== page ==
Worship-Tanzanian Style

It started with having to get up at 5AM this morning because the first worship at the Bishop’s cathedral in Tukuyu at which I was to preach began at 7AM, and its about 45 miles from here.  I don’t know of any Lutheran church in the USA that starts worship that early in the morning and if it did it probably would be for the few faithful that really cannot imagine a Sunday without having gone to church.It would a quiet service at home; some liturgy, not too much singing for the few that are there; a subdued meditative thing.  Not so in Tukuyu!  In Tukuyu, the place was packed by the time the stragglers were seated 10 minutes into the service.  Packed with people ready to hear, clap, shout and show that they were awake and ready to engage God.

And it wasn’t just the pastors, Randy and I and God’s people who were there to do this.  Three of 5 of the choirs that church can boast about were lined up to sing, dance and make a joyful noise unto the Lord.  And did they ever!  The biggest choir came in its uniforms because they were raising funds for themselves in order to make a video cd for sale.  They had rehearsed some special numbers complete with bright accompaniment, choreographed movements and a heck of a lot of enthusiasm.  They absolutely filled the space with their voices and their bodies.  But what really knocked my socks off was that the youth choir was also present and ready to rock and roll…in church…at 7AM in the morning!  Show me a church back home where that happens when it’s not a lock-in or a special youth event, but the regular schedule of the kids.

The service lasted a little over two hours.  There was liturgy, choirs singing, me preaching, Dr. Mwankenja translating, the choir fundraising, parish announcements, and two offerings, one before the sermon and one after.  And let me not forget to tell you that it may be the bishop’s cathedral, but one of the in-kind offerings was a rooster (live), it’s bottom packed in a plastic bag and unceremoniously placed under the altar for the blessings by the offering ushers.  It went for a lot of money at the after-service auction in front of the church and I hoped that no one would place a bid on it for me, because as the guest of honor I had already been gifted with a men’s shirt (fits Randy) and two fresh eggs.  I told Dr. Mankenja that any produce coming Randy’s and my way was going to his house and that is where the eggs are now. He himself bid on watermelon, pumpkin greens, sugar cane and a couple of other things and I think I knew what we are having for supper tonight.

There was a little break between the end of the first and the start of the second service and the kind people of the church had prepared a full breakfast for us in one of the offices.  They do this every Sunday for the clergy and helpers so they have strength for these amazing marathon worships and it was indeed wonderful (and necessary) to tank up on coffee and calories before we did it all over again at the 10AM service with 3 choirs (2 new ones and the one fundraising), another round of gathering support for the singers amid much joking and laughter, me preaching, being gifted with a beautiful piece of fabric, dancing with the choir draped in cloth, and the pastor of the cathedral finally getting out of his chair at almost 1PM to shut down the talkers and end the service.  More auction and finally it was time to call it a morning and go for lunch, but only after Randy played the video of the organ one more time that is on the container and going to Tukuyu.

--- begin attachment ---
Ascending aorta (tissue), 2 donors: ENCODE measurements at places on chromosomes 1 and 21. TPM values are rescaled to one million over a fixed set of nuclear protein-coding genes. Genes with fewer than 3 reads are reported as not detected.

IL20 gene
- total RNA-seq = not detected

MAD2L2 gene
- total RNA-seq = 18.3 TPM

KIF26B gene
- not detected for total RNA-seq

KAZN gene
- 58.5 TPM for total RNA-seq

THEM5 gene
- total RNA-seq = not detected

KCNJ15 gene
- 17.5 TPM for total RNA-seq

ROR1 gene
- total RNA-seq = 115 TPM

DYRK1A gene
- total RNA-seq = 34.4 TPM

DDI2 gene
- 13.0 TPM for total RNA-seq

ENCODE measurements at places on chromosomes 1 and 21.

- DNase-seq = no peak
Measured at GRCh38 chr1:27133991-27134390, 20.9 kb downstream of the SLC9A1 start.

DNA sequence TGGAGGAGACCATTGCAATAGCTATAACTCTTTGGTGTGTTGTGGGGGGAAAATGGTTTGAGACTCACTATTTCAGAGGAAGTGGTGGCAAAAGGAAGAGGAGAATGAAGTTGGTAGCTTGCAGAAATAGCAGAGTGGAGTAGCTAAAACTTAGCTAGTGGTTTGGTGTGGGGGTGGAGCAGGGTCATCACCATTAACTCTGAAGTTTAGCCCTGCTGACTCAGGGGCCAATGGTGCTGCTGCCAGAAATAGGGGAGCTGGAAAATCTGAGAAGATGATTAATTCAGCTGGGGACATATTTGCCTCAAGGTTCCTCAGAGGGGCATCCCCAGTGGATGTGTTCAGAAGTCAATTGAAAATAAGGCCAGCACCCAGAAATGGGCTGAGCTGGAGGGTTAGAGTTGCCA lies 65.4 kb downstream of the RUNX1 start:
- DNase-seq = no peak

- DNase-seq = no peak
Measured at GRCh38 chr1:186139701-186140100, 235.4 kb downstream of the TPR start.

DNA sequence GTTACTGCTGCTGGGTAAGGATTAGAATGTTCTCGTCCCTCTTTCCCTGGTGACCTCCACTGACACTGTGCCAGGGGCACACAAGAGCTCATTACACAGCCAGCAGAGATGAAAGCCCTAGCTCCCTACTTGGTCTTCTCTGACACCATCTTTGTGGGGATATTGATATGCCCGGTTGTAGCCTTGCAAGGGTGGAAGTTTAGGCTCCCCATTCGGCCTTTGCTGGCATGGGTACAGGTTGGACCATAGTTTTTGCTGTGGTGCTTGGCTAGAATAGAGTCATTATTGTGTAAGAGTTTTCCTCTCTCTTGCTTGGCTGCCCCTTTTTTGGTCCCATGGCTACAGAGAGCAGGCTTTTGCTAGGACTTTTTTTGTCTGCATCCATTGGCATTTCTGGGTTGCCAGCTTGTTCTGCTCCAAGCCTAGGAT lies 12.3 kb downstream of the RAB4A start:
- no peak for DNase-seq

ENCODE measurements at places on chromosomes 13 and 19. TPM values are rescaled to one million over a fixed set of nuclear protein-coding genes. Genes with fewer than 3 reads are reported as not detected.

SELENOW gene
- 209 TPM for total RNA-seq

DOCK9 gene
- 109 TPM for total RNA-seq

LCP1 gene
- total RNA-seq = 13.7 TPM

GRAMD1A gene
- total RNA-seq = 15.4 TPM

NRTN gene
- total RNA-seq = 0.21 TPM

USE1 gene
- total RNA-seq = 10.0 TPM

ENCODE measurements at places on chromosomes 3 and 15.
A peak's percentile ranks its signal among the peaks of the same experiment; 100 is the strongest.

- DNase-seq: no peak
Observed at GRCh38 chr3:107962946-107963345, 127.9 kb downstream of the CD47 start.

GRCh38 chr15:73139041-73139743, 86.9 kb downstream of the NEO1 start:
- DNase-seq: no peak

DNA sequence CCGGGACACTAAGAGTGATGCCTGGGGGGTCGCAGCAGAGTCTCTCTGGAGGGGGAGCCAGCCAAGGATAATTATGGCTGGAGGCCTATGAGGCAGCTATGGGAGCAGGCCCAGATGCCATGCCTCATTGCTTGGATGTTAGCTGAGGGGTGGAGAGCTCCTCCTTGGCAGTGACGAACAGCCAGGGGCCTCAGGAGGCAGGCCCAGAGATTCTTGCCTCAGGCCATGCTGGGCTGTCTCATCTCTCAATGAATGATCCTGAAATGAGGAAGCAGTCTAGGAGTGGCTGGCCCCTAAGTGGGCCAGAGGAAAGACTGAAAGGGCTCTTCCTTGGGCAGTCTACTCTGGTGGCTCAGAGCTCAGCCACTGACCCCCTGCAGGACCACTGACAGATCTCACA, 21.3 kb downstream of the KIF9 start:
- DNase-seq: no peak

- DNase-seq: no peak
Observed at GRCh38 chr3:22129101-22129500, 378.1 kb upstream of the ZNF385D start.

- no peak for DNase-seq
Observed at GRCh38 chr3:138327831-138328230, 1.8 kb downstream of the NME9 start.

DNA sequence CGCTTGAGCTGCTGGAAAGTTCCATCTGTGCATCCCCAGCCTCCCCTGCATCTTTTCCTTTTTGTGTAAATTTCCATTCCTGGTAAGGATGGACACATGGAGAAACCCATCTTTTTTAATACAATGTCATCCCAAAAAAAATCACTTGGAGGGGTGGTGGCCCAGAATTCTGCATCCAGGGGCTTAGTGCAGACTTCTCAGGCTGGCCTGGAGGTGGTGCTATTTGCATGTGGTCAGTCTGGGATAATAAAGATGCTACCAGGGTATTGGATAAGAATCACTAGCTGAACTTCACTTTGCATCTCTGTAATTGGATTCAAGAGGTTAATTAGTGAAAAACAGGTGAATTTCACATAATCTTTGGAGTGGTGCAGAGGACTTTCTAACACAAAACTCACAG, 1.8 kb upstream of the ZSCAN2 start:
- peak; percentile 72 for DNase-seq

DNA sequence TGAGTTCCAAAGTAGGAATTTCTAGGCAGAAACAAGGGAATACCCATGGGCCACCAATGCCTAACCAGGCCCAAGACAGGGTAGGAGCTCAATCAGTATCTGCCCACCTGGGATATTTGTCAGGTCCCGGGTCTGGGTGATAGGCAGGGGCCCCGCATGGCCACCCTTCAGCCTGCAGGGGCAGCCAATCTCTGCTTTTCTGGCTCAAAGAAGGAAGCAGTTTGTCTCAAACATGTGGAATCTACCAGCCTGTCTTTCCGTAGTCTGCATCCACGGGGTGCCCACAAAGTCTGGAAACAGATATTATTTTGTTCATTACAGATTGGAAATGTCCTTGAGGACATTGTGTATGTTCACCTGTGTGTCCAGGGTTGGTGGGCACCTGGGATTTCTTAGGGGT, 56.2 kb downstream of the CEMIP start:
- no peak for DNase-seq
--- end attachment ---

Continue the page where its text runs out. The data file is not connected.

And lest I forget, no one allowed us to leave without first piling on some more gifts:  several pounds of tea from the local plantation, another shirt for Randy, a dress for me and a framed photo of the cathedral for St. Paul’s. I was overwhelmed by the generosity.  These are rural people, poor people, people who have to bring eggs and watermelons and sugar cane and chickens to the church as an offering because they don’t have any money.  And yet they thought it was important to shower us with all of that.  Maybe it takes being in the presence of God for three hours at a stretch and worship not just with your head and heart but with your entire body to learn and grasp this kind of generosity and grace.  Maybe you need to dance and sing in God’s presence until your whole self feels addressed.  Maybe.  What I know is that I didn’t go to church today.  I worshiped.

Dancing with the choir after the service in my new cloth.

Dancing with the choir after the service in my new cloth.


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2 thoughts on “Worship-Tanzanian Style

  1. Myrna Eshleman on said:

    Dear Anne, I just love your descriptions of your experiences in Tanzania. Yes, we should worship with our whole bodies in order to experience the fullness of God’s grace in worship. Wish I could have been there with you. Blessings, Myrna

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